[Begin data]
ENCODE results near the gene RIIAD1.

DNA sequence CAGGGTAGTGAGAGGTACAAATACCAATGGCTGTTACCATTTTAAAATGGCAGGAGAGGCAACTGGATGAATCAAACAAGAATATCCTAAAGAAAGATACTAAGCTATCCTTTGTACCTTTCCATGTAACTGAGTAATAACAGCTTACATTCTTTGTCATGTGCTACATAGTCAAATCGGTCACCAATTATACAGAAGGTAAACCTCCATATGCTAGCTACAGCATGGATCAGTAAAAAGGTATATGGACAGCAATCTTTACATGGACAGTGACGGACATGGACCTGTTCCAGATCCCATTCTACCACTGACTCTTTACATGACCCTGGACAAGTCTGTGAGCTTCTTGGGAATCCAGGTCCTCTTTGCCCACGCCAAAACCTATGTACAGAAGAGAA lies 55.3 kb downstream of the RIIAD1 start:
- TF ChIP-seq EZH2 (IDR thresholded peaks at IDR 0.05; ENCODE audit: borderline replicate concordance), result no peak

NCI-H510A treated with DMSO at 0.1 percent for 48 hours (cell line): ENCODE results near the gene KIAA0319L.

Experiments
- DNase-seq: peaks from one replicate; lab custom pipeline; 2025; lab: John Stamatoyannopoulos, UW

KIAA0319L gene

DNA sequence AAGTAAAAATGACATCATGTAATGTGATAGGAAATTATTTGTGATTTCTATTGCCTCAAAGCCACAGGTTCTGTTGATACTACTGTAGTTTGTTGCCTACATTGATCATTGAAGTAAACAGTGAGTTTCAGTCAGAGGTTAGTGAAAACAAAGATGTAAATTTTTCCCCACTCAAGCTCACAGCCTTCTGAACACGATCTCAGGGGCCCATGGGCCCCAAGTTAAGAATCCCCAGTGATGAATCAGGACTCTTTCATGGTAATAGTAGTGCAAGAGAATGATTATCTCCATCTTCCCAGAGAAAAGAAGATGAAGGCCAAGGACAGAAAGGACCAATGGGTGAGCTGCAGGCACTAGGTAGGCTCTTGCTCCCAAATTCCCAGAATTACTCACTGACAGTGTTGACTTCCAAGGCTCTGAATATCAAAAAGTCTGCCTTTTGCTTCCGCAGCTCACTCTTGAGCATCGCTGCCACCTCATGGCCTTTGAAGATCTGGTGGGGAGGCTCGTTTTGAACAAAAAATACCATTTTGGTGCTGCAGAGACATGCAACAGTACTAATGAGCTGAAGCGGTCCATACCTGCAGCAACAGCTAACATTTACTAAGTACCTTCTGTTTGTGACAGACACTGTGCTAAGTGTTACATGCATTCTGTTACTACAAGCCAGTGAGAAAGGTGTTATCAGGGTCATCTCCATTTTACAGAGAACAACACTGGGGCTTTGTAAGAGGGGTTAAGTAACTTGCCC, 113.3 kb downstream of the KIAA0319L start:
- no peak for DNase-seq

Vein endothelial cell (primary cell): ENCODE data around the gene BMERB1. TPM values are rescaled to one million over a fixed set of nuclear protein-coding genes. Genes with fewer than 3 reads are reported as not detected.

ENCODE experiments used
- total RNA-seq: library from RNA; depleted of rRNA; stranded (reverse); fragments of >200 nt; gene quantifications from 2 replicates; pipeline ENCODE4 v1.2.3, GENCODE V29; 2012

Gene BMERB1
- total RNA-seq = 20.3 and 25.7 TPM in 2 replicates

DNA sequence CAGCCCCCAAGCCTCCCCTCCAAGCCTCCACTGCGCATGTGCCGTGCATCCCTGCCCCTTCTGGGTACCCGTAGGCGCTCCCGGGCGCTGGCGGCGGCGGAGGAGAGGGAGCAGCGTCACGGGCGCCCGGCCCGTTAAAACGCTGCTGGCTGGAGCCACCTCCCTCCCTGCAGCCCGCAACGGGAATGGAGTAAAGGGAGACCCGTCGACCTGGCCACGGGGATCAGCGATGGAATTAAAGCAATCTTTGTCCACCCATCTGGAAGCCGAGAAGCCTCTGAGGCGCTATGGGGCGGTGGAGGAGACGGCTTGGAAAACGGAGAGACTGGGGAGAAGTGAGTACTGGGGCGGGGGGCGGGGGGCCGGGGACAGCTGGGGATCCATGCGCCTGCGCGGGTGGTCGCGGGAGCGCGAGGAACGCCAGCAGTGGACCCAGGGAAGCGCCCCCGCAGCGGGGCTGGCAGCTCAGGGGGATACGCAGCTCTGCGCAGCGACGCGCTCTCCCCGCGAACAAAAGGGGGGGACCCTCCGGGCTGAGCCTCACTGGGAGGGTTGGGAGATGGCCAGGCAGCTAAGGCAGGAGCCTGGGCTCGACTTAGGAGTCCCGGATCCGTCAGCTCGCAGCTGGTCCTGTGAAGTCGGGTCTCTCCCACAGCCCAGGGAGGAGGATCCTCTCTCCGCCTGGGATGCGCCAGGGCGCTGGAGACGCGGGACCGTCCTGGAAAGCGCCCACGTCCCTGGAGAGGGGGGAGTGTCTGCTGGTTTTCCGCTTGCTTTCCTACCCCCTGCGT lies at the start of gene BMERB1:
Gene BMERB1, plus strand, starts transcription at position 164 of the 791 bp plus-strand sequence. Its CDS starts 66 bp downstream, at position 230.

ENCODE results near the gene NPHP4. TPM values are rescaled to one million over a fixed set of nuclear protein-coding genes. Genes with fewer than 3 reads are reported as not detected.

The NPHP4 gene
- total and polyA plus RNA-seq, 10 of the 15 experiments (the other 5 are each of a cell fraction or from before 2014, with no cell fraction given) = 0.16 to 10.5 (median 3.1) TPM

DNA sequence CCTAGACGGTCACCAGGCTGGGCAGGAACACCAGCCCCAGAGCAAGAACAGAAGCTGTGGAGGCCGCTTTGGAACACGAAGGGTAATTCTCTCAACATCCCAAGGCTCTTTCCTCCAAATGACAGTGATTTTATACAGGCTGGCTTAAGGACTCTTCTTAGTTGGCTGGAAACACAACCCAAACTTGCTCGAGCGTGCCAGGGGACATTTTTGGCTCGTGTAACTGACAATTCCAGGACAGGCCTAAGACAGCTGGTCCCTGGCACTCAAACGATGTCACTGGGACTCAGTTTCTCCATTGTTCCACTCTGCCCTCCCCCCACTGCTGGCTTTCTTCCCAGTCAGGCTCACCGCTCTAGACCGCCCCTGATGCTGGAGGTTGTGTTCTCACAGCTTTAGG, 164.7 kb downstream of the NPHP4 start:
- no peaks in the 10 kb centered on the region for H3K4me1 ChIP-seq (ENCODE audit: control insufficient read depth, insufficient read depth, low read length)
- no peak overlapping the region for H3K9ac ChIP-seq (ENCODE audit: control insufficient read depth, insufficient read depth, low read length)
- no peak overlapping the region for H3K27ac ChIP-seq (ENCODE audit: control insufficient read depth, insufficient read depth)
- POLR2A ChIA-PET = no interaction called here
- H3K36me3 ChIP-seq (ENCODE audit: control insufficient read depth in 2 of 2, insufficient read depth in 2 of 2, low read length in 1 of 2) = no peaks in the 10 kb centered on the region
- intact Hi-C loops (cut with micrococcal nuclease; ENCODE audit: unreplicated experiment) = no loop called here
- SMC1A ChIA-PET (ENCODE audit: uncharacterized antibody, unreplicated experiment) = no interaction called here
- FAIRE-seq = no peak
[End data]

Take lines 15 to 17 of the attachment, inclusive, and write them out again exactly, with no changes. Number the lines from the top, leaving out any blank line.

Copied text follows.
DNA sequence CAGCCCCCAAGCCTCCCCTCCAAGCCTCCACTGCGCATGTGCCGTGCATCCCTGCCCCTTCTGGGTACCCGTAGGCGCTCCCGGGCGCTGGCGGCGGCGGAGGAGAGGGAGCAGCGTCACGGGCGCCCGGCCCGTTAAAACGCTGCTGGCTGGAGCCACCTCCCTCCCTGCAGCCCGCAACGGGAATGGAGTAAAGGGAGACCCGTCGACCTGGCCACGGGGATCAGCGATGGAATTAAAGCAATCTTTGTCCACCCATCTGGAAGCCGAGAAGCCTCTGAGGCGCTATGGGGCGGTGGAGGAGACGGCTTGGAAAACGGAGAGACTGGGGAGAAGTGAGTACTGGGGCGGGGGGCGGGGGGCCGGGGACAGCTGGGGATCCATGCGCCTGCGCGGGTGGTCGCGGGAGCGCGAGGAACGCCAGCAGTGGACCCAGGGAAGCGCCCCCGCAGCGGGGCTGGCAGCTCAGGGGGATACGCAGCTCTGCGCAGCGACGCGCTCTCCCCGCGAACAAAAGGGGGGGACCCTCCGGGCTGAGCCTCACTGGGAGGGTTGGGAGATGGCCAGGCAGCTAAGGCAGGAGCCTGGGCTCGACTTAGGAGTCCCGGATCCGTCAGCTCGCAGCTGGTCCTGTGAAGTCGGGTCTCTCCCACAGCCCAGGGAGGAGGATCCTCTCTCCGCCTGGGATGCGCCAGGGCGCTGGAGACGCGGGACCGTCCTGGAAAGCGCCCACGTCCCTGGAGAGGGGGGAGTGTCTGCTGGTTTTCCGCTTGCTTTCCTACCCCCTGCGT lies at the start of gene BMERB1:
Gene BMERB1, plus strand, starts transcription at position 164 of the 791 bp plus-strand sequence. Its CDS starts 66 bp downstream, at position 230.

ENCODE results near the gene NPHP4. TPM values are rescaled to one million over a fixed set of nuclear protein-coding genes. Genes with fewer than 3 reads are reported as not detected.